For instance, a German company recently released the first decentralised encrypted messenger service. Such tools have no central point of attack, no option to switch them off, and of course no opportunity to introduce a backdoor. That is not all. Modern cryptography is very well understood – encryption tools, precise implementation guidelines and design principles are readily accessible everywhere. This knowledge is being taught in cryptography courses in universities around the country. All this information provides a range of solutions for users who feel they can no longer rely upon technology companies or telecommunications service providers. If a person does not trust a particular vendor or service provider (because they could be ordered by an Australian government agency to implement a backdoor) it is actually relatively simple to implement your very own encryption software. This is exactly what the cyber security expert who worked on the movie Snowden as technical advisor did. He provided a custom-made encrypted communication platform for the entire film crew because there were concerns that different people wanted to access their work.
We have to accept that it is relatively easy for a range of actors who do not depend upon technology companies or telecommunications service providers, whether motivated by noble or evil purposes, to access or create efficient and highly secure encryption systems. And they are unbreakable, no matter how hard anybody tries – including Australia’s government agencies.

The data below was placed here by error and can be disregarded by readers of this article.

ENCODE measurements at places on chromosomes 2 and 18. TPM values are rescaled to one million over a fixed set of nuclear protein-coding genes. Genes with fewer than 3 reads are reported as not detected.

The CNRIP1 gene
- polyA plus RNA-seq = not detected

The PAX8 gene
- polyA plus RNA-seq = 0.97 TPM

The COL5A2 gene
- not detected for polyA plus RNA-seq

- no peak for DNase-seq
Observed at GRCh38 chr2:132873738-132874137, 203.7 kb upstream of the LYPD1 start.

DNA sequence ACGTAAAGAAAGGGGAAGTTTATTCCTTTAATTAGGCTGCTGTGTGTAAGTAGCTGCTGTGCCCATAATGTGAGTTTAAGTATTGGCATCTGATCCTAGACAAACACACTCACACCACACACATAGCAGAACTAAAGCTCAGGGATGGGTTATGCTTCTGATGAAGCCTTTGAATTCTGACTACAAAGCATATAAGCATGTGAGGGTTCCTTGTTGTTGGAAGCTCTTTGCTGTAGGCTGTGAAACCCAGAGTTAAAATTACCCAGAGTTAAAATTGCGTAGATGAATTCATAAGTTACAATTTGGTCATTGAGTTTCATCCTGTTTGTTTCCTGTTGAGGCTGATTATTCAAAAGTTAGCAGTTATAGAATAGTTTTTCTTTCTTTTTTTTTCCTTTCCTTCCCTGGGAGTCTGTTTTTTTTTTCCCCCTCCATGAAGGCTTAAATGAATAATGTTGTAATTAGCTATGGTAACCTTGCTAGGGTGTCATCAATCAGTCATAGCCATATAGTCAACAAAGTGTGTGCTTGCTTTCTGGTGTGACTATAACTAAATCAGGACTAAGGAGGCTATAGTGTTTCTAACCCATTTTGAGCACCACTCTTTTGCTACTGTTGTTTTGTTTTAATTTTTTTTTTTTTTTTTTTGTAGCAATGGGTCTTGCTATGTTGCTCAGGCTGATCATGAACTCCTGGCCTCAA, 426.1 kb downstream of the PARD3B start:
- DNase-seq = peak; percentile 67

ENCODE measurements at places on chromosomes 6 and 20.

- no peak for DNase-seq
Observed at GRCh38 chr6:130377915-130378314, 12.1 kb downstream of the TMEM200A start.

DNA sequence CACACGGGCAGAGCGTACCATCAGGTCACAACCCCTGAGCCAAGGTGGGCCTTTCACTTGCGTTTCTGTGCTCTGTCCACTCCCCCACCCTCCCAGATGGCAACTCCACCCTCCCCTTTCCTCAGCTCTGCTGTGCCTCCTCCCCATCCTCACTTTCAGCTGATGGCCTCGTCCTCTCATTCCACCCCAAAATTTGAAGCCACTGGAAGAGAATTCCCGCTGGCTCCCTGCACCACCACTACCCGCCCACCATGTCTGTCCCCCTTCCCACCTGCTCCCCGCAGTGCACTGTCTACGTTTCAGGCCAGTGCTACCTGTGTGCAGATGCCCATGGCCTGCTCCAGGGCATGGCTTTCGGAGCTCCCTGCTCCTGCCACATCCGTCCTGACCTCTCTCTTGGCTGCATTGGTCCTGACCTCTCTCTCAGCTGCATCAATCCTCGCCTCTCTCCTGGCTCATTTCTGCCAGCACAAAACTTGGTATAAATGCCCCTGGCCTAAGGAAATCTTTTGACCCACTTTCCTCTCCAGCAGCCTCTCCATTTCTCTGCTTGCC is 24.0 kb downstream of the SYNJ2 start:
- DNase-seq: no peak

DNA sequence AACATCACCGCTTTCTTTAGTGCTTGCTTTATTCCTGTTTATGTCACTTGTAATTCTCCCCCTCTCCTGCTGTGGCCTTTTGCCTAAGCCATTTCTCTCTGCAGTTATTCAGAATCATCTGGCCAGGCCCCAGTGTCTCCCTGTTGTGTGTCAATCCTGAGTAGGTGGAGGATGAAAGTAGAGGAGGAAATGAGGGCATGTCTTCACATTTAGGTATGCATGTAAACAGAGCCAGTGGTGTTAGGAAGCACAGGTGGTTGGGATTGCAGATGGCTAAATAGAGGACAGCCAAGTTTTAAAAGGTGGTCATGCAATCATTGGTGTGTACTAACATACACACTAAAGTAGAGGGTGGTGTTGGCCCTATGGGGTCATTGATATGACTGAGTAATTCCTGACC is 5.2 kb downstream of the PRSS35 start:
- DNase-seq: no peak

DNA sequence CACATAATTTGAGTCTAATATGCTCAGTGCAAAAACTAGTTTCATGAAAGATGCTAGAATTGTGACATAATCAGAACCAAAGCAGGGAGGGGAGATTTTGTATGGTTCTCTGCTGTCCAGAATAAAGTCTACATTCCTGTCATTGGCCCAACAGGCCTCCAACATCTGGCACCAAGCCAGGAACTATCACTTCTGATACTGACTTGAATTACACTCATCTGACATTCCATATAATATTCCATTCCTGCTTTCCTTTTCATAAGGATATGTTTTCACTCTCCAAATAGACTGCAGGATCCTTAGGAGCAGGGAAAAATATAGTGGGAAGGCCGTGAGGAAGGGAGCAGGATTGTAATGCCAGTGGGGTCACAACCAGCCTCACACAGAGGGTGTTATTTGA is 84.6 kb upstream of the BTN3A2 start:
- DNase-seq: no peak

Therefore, this new law will only encourage criminals to stay away from mainstream companies providing encrypted services and force them to adopt more stealthy and custom communication systems. But that is not the only effect it will have.
Risks to industry and privacy
Due to the perceived risk of a “foreign” government’s ability to interfere with the security and trustworthiness of its devices, the Australian government prohibited Huawei from tendering to supply hardware to build Australia’s 5G network. The Assistance and Access Act effectively co-opts Australia’s technology private sector to interfere with the security and trustworthiness of our technology as unwilling extensions of Australia’s intelligence and law enforcement agencies. Due to the Act, foreign governments and foreign businesses will likely take a similar approach when Australian businesses tender to export their technology and cybersecurity hardware, software and services to foreign customers. In the context of widely publicised examples of Australia actively spying on its neighbours (as revealed in the Edward Snowden leaks and the bugging of East Timor’s cabinet office), why would a foreign government or foreign business take the risk of including within their IT systems goods or services provided by Australian businesses that may contain secret backdoors ordered by Australian (or other Five Eyes) government agencies? In the face of such a threat to their business models and export plans, it is unsurprising to see resistance to the Assistance and Access Act from many of Australia’s leading Internet companies, Atlassian being a prime example.